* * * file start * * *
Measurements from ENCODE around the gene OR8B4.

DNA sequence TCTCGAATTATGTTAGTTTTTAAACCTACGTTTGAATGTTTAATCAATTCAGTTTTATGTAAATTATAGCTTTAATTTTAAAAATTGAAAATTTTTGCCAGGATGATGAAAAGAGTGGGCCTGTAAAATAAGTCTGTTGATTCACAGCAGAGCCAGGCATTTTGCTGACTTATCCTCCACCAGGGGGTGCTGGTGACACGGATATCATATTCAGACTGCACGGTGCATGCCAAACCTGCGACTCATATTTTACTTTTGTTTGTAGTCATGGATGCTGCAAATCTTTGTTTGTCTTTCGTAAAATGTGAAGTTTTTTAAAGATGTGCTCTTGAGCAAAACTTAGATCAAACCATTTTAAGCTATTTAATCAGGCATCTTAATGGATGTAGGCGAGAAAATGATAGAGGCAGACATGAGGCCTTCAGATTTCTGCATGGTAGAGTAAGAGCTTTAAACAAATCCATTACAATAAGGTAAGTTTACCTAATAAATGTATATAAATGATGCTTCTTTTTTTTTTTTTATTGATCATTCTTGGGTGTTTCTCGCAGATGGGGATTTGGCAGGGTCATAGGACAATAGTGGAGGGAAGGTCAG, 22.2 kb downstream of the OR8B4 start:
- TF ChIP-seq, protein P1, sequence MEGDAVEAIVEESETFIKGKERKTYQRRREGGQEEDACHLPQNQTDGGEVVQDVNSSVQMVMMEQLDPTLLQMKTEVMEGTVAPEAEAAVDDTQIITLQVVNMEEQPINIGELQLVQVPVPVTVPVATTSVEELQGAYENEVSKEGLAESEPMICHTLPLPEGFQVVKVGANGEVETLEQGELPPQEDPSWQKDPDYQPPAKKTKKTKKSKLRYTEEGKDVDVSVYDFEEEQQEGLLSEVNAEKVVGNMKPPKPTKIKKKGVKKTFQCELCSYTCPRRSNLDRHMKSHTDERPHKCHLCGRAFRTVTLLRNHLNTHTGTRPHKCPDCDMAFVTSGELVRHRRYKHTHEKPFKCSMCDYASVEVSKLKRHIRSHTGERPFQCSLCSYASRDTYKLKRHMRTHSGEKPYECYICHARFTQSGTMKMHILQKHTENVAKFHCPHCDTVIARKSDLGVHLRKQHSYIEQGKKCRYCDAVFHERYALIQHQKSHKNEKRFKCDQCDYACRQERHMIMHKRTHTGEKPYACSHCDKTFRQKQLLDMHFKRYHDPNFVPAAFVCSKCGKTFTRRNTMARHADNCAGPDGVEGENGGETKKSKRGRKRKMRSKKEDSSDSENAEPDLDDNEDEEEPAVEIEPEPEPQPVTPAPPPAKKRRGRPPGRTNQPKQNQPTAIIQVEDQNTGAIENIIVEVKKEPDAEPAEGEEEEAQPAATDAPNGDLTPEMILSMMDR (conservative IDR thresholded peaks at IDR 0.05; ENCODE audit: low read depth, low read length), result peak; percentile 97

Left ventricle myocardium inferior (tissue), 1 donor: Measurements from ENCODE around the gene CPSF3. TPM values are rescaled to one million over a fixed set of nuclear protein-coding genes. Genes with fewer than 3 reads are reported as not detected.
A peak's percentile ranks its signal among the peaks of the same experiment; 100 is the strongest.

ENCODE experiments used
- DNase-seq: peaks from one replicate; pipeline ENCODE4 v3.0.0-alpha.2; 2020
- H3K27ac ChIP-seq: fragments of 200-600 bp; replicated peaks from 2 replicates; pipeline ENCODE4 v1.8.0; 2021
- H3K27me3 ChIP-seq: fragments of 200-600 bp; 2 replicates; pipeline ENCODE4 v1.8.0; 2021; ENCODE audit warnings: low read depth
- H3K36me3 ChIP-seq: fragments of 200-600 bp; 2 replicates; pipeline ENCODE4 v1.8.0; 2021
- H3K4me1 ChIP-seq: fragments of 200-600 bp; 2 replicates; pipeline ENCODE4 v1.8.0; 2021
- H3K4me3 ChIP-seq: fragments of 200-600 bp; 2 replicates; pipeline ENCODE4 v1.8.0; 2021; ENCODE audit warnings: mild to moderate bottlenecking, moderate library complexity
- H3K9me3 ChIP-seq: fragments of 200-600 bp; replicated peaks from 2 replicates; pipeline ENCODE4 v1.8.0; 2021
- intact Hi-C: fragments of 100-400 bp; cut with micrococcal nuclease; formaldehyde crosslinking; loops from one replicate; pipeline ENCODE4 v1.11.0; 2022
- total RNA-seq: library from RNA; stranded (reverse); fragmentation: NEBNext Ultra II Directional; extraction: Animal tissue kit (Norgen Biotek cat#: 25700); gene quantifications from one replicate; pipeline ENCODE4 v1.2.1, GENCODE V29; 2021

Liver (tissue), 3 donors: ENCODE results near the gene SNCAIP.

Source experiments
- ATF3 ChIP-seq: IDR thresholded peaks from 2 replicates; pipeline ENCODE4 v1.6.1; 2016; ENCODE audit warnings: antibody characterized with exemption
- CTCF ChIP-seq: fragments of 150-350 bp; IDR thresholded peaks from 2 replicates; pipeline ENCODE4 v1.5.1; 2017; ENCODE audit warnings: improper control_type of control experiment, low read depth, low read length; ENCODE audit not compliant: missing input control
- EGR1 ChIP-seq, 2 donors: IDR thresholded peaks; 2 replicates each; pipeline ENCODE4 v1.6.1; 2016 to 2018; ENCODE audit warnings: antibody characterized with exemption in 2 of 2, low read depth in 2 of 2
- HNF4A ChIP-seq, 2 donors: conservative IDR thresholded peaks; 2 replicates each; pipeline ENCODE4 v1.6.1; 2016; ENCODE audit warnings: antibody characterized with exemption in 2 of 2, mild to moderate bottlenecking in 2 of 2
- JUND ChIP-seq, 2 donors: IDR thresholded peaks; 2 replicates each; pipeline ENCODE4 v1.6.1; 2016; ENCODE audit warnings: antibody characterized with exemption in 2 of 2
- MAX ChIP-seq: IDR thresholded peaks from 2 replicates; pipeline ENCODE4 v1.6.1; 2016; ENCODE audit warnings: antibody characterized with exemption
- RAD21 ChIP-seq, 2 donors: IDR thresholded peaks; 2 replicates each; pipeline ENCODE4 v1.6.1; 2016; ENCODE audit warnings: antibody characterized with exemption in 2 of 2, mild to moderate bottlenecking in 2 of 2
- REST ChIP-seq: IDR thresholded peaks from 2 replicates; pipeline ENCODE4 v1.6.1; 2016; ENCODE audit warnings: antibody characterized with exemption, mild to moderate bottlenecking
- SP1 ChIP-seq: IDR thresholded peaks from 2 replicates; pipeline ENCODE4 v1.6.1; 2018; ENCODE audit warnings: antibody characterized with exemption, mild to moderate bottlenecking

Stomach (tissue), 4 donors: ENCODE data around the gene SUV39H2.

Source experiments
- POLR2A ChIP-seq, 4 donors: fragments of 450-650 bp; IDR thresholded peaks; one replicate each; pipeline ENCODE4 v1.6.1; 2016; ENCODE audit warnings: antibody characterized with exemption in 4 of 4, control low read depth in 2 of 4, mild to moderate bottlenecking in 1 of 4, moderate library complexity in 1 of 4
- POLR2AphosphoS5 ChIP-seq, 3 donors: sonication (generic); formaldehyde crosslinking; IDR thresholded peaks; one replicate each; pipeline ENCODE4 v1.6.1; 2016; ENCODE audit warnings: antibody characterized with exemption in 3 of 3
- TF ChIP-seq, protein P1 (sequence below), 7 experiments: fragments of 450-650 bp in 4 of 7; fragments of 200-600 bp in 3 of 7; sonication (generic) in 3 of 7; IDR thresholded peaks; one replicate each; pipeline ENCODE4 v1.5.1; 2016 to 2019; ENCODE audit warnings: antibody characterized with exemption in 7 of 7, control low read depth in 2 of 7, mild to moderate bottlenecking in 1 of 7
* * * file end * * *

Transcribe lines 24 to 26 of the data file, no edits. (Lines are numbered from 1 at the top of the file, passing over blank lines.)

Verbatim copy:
- RAD21 ChIP-seq, 2 donors: IDR thresholded peaks; 2 replicates each; pipeline ENCODE4 v1.6.1; 2016; ENCODE audit warnings: antibody characterized with exemption in 2 of 2, mild to moderate bottlenecking in 2 of 2
- REST ChIP-seq: IDR thresholded peaks from 2 replicates; pipeline ENCODE4 v1.6.1; 2016; ENCODE audit warnings: antibody characterized with exemption, mild to moderate bottlenecking
- SP1 ChIP-seq: IDR thresholded peaks from 2 replicates; pipeline ENCODE4 v1.6.1; 2018; ENCODE audit warnings: antibody characterized with exemption, mild to moderate bottlenecking